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RANGELY I Rangely District Hospital staff began providing some services at its new facility Saturday afternoon after the building passed a final inspection and received its certificate of occupancy Friday.
Hospital staff transferred long-term care patients and inpatients to their rooms around noon on Saturday, while the emergency room and most ancillary services opened around 2:30 p.m., RDH Chief Executive Officer Nick Goshe said.
“The movers got here Friday morning and we knocked out everything by Saturday afternoon,” Goshe said. “Some people started moving offices sometime before the grand opening, so that was a big help… There might’ve been a few employees who had something they wanted to be doing, but for the most part, everybody was like, ‘When are we moving?’ and they wanted to be there.”
Rangely Family Medicine, the pharmacy and the physical therapy department opened Monday morning. Dentist Ken Myers’ office will open on Monday, Jan. 14.
A series of 14 inspections finally resulted in last week’s certificate of occupancy.
“(The inspector) had a couple of minor things he wanted us to do and we got them taken care of,” Goshe said. “During his visit on Dec. 19, he told us to plan for our move, so we went ahead and scheduled everything for Jan. 7 as planned.”
Last weekend’s move wasn’t easy for all of the long-term care patients, some of whom wanted more control over their rooms’ heat or disliked the transition to the new facility.
“For some of the patients, the move itself was disruptive and took a little bit of extra working with them,” Goshe said. “I think most of it was just the fact that we have to put boxes away and get set up in a new place.”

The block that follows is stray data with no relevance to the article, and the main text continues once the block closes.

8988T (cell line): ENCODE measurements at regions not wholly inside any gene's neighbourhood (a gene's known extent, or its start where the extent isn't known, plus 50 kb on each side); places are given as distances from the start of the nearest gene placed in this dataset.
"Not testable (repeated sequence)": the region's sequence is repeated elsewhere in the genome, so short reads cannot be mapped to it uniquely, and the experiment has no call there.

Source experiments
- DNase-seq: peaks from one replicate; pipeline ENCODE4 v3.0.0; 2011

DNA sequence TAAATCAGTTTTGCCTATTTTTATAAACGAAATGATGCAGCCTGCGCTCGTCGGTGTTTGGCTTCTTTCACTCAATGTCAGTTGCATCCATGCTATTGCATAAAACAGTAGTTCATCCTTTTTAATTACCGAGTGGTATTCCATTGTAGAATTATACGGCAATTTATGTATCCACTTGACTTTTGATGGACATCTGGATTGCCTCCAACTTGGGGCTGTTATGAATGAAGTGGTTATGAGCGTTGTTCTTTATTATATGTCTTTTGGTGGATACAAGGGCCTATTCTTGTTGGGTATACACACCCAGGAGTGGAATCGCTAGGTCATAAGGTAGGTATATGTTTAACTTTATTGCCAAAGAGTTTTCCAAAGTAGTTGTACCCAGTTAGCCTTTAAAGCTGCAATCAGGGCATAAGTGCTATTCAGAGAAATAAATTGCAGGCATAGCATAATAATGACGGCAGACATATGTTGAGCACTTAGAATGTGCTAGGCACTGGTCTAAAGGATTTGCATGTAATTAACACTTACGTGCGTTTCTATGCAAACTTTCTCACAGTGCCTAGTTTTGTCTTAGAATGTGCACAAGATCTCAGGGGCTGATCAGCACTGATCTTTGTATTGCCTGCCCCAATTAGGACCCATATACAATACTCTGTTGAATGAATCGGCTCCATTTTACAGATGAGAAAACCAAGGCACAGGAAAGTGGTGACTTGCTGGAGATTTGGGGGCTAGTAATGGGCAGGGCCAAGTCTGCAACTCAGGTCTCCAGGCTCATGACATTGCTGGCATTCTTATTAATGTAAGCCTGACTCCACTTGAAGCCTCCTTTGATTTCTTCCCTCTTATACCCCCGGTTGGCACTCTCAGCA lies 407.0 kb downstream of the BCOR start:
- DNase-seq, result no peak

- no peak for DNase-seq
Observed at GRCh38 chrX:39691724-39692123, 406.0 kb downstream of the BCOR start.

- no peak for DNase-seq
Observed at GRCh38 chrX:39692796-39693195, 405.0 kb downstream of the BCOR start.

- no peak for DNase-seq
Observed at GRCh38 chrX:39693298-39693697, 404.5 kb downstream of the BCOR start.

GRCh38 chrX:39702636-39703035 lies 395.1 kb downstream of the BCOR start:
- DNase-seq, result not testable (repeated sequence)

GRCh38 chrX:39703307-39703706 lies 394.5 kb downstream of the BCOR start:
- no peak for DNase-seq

ER department manager and registered nurse Sharma Vaughn said that staff members were able to keep their focus on what was really important during the move.
“The nursing department took it all in stride,” Vaughn said. “They’re kind of accustomed to working in the middle of chaos and thinking through all of that… Looking back (on the move), it was stressful. But nothing ever fell through where we felt like our patient care would be compromised. That’s the golden standard. For me, that’s a really cool thing to be able to say because the community’s the one that made all of this possible for us.”
Challenges heading into the opening included phone system issues and CenturyLink’s difficulty getting external emails to employees, Goshe said.
Come Monday morning, another unexpected issue was parking.
“We have enough parking for standard days, but we have to remember we have a lot of snow,” Goshe said. “Lines are covered, so people naturally leave more space.”
Additional spaces taken by hospital employees, equipment servicers, contractors and visitors made for tight parking despite the 140 available spots.
“It felt crazy, but it wouldn’t matter even if everything was perfect. It still would be crazy with all the people just coming in to see,” Goshe said. “Overall, if the worst thing I deal with is not having enough parking spots on opening day, I can live with that.”
Rangely resident Gail Palmer had an appointment at Rangely Family Medicine Monday afternoon. She hadn’t seen the new facility since touring it during construction a couple of months ago.
Her initial response, like others negotiating the building for the first time, was mixed.
“It’s a beautiful building, but I didn’t have a welcome feeling when I walked in because everybody is behind closed doors,” Palmer said. “They know it needs to be private, but if you can’t see through the doors, you can’t see if somebody’s in there. So the whole privacy thing kind of goes out the window when you have to open the doors to find out.”
Palmer also took a wrong turn in a clinic hallway after getting confused by signage and didn’t care for the building’s color scheme. Still, she recognized that getting used to the new building would take time—for everyone.
“I’m sure they’re going to iron out lots of bugs in the process,” Palmer said. “There were mixed reviews in the clinic—some people were happy and some were grumbling. Everything’s different now, so it’s understandable. People will get used to the changes.”